Thursday, 24 April 2014

A to Z Challenge 2014 - Ghosts - U is For Urgency, Peter Underwood, Uley

A to Z Challenge 2014 - Ghosts
This post is
suitable for all
So, into the 20's already with the A to Z and today is U. I'm discussing getting a sense of urgency into a piece, plus I'm talking about one of my favourite paranormal investigators and author, Peter Underwood, plus Uley is my haunted location. Also, Part 21 of The Burning Web - how will Tris prove Margaret's existence to Xander?

U is for Urgency
So, we've wound up the tension in our writing, we're nearing the climax of the story, and there's something else that often goes with that tension: a sense of urgency. When people get excited, the pace of what they are doing increases, they become more insistent and push faster and further. This goes for ghost stories as well, where, as the story reaches its xenith the supernatural occurrences may become more frequent, more dramatic, and also the reactions of the characters can become more extreme.

The build of pace is very clear in Stephen King's Rose Red (which I've mentioned before). The tension in this piece is actually quite high throughout, since the sinister reputation of the house and the fact that those involved all accept the supernatural means there is already that taut atmosphere between them. Thus King uses the pace of the story to increase the urgency around the main party of paranormal investigators and hooks his watcher. The ghostly activity increases both in drama and impact upon the investigators until the big revelation that they are trapped in the house, which then sky-rockets the urgency in the situation until the final confrontation between ghosts and mortals. King is a master manipulator of atmosphere and pace.
by Sophie Duncan

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The sun was up, but still low in the sky, leaving Tris peering at his phone screen in the grey light. His laptop was on its side next to his crossed legs, battery dead and now useless and gathering dew from the long grass by the pond. Instead, he was tapping at his phone, a smaller interface and less easy to handle, since his fingers were stiff and he couldn't really feel them. Yet, Tris was determined to find evidence of Margaret and Kenneth. He was now sure of what he was seeing and he had to show Xander. His husband had to believe in the ghosts. Xander had to know the pain of the house that Margaret had revealed to Tris.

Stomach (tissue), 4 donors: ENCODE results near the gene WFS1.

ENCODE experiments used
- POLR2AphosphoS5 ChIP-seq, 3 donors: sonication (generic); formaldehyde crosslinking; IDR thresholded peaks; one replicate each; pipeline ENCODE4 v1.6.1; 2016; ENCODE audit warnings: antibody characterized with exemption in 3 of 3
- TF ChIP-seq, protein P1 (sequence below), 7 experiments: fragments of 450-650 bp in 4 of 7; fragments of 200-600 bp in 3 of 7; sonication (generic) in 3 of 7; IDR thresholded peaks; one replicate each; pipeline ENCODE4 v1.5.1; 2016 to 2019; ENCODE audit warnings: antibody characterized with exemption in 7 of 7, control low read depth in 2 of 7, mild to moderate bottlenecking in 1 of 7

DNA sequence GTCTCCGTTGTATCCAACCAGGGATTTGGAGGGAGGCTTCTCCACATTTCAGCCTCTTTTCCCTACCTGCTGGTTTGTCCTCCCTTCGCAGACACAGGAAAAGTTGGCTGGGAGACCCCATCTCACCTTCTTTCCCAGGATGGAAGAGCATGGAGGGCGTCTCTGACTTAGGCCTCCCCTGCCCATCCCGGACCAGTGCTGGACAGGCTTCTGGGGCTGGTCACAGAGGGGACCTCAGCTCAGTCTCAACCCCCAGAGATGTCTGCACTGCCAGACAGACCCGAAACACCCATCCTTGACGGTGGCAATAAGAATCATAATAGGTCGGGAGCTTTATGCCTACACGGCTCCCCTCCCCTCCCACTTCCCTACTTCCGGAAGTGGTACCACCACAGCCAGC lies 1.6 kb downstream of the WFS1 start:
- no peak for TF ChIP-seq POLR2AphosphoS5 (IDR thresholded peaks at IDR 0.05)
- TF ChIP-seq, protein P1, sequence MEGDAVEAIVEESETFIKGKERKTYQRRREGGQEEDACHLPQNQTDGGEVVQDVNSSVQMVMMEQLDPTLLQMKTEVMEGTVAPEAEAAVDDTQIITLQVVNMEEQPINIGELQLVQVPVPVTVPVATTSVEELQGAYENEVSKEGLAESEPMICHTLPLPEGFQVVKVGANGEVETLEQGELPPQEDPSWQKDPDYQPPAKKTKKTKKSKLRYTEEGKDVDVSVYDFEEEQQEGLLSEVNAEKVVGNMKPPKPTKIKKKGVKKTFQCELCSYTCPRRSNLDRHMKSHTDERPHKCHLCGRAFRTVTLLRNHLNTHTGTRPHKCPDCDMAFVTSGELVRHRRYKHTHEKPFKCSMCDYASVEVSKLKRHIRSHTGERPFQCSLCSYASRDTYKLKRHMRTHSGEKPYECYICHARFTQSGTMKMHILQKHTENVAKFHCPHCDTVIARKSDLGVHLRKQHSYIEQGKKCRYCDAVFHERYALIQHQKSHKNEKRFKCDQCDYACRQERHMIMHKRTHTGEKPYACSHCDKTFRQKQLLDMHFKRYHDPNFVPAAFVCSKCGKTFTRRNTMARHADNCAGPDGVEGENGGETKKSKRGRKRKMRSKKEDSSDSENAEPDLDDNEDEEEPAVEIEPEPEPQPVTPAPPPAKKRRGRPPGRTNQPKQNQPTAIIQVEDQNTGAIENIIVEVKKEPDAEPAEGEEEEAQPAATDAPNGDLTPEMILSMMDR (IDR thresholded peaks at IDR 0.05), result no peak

He'd been following link after link all night, trying to find more than mere names on deeds and he knew he was close, but his fingers weren't working properly and he was shaking so much he could barely see the small screen. Still, he kept on digging and, at last, with one final click, he hit pay dirt. It was a scan of a newspaper on a dead end amateur website about poisoners with hardly any labels and no explanatory text and what drew Tris in was the faded and distorted drawing. Undoubtedly, the image looking back out at him was Margaret Berwick and, hastily, he zoomed in and began to scan the decaying text.

He was so engrossed in the article that he did not know he had company until a hand came heavily down on his shoulder. He jumped and almost dropped his phone from his numb hands, so he was glaring at the interruption when he turned his head and squinted up. He knew it was Xander, there was no-one else around, not who could touch him, anyway, and he quickly turned back to his phone.
"Tris, what the hell are you doing out here?" Xander demanded, fingers digging into Tris' shoulder. "You're freezing."

"Only place I could get a signal," Tris replied, shrugging off the touch and carrying on reading.

"For what, it's barely light? How long have you been out here?"

Tris didn't reply, the clipping was proving far too interesting.

"Come inside," Xander took firmer hold of him this time and tried to urge him to his feet.

"No!" Tris pulled away violently. "You don't understand."

"I understand, Tris," Xander began, condescension heavy in his tone, which made Tris angry.

"No you don't!" he snarled back, working his way to his knees and away from Xander. "You haven't seen what I've seen. I saw her die!"

"Wha-?" Xander began, but Tris wasn't interested in the 'doctor knows best' attitude anymore, he was angry at it.

"She showed me," he carried on, waving the phone at Xander. "And it's all here," he looked back at it and began to read, "'Dr and Mrs Kenneth Berwick were found dead last night by their housekeeper. Fifteen years his junior, Mrs Berwick, nee Margaret Merigale, it is assumed, was poisoned by her husband, who then took the same vile concoction himself. There was evidence that Mrs Berwick was fleeing from her husband when she died, but she only reached the foot of the stairwell in the main hall.' You see, I saw it all, just like they say. He chased her into the hall," Tris babbled at his husband, gasping in a breath between words.